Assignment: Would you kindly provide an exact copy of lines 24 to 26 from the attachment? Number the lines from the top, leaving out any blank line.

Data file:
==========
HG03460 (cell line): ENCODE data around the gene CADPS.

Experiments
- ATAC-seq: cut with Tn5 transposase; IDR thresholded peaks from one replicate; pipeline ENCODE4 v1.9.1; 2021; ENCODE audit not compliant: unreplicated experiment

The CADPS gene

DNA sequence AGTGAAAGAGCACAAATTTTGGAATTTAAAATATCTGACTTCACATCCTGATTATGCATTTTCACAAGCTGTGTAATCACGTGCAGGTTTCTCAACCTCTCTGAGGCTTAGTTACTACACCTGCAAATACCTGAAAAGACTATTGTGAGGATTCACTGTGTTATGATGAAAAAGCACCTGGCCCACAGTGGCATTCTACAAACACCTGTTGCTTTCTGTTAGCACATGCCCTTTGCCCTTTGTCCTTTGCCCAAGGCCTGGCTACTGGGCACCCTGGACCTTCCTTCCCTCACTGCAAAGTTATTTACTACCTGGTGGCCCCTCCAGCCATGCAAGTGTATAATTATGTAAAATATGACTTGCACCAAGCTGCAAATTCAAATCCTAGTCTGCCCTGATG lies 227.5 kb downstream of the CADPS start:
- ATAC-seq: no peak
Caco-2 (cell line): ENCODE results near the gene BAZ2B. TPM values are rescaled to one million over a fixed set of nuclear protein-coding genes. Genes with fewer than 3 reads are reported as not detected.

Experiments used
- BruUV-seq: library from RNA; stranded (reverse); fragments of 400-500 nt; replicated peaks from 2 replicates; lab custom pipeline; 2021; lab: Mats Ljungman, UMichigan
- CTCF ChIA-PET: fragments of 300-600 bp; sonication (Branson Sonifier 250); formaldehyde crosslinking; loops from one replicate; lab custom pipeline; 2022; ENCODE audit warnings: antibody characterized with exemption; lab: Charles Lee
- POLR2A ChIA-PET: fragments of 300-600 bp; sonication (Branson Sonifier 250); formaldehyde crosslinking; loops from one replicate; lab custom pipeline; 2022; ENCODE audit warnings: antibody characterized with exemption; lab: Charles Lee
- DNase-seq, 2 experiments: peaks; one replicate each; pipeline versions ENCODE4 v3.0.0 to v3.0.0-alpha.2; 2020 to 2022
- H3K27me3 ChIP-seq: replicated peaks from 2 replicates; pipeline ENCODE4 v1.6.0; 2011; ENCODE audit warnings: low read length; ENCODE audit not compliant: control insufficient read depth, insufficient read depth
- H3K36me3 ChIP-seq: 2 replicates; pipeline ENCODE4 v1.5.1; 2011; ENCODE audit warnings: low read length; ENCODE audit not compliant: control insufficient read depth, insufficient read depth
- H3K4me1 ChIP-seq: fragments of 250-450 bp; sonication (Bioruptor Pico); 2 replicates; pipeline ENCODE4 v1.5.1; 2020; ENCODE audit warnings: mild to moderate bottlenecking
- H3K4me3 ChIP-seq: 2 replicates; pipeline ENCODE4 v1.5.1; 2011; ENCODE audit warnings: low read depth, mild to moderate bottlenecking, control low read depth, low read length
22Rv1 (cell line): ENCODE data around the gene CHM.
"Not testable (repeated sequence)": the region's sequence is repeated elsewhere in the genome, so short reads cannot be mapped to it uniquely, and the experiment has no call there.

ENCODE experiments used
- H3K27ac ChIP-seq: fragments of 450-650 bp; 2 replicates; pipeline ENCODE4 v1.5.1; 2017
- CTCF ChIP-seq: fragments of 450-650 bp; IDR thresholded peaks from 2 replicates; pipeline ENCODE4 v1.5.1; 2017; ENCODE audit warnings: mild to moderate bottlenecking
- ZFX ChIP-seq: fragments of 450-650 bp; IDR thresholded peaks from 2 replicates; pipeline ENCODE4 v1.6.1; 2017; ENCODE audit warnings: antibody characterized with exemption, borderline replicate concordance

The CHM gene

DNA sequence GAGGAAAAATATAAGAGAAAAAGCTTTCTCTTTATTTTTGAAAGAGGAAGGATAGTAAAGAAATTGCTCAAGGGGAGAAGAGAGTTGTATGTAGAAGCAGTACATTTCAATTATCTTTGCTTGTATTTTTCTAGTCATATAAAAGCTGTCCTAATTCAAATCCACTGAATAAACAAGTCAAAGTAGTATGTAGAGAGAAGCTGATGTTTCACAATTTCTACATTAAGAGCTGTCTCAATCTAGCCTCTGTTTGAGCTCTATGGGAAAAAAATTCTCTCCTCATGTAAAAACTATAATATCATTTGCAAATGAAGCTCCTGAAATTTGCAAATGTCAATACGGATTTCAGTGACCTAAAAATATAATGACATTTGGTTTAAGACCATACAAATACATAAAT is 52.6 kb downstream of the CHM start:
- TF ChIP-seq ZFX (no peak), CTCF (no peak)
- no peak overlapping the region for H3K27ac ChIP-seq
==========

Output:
DNA sequence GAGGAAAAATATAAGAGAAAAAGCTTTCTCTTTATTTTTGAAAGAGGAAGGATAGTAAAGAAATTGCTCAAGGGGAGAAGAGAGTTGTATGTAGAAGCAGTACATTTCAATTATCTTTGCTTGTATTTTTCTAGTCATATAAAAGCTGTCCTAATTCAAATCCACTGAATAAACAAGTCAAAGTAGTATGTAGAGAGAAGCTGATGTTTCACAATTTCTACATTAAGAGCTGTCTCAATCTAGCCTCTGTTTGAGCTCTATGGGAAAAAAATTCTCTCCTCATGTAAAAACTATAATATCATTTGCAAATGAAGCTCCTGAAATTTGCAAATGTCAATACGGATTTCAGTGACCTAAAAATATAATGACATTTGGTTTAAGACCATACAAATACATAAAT is 52.6 kb downstream of the CHM start:
- TF ChIP-seq ZFX (no peak), CTCF (no peak)
- no peak overlapping the region for H3K27ac ChIP-seq